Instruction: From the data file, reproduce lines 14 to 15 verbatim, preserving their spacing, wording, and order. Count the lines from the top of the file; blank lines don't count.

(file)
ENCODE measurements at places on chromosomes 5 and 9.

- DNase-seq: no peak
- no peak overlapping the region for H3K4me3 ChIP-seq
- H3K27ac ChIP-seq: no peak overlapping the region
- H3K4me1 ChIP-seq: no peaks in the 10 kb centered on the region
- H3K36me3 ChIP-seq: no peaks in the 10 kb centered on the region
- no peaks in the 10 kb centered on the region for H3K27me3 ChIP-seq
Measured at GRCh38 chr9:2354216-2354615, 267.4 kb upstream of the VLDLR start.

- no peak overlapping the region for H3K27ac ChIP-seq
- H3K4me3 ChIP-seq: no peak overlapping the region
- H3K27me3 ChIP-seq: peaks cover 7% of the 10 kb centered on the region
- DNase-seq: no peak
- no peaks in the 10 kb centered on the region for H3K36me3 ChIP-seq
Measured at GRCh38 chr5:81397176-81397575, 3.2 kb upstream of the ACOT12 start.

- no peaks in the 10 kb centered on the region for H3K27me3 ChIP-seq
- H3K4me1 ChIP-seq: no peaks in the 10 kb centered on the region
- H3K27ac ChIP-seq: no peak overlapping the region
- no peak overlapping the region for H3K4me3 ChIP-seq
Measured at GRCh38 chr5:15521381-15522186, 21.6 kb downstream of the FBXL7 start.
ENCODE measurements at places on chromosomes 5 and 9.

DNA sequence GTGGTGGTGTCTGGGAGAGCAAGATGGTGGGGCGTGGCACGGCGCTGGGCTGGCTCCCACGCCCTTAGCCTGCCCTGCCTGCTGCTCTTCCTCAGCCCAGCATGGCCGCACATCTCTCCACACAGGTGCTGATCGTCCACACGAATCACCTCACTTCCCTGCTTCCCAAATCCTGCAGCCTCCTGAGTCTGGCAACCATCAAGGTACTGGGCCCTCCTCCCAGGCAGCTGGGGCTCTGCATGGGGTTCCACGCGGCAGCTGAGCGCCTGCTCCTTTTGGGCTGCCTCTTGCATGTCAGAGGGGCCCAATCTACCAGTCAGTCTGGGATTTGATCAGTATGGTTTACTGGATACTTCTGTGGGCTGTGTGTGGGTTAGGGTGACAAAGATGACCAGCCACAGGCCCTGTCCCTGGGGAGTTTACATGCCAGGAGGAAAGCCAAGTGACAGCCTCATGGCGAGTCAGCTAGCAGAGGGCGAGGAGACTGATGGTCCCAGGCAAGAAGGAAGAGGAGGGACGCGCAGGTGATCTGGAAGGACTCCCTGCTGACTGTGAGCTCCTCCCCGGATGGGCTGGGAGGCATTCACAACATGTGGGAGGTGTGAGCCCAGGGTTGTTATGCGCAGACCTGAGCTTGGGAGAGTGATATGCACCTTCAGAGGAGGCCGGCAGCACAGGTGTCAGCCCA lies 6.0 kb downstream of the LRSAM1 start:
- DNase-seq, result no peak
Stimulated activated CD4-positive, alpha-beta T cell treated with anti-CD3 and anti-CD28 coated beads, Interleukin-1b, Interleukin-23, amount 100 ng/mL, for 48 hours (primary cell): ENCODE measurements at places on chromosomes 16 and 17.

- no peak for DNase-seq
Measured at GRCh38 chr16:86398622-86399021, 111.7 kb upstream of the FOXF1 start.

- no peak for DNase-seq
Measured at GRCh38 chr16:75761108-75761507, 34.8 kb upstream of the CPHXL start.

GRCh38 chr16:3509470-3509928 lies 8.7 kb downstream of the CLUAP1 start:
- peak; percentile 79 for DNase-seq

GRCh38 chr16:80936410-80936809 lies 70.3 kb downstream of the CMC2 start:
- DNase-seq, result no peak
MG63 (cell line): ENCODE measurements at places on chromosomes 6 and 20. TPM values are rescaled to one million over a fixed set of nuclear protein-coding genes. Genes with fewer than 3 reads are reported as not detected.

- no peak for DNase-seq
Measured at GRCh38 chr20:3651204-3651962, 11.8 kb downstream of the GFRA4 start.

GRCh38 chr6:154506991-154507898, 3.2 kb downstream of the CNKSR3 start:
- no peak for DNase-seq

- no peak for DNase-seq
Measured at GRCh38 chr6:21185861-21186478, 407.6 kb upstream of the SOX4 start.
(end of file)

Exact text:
Measured at GRCh38 chr5:81397176-81397575, 3.2 kb upstream of the ACOT12 start.

- no peaks in the 10 kb centered on the region for H3K27me3 ChIP-seq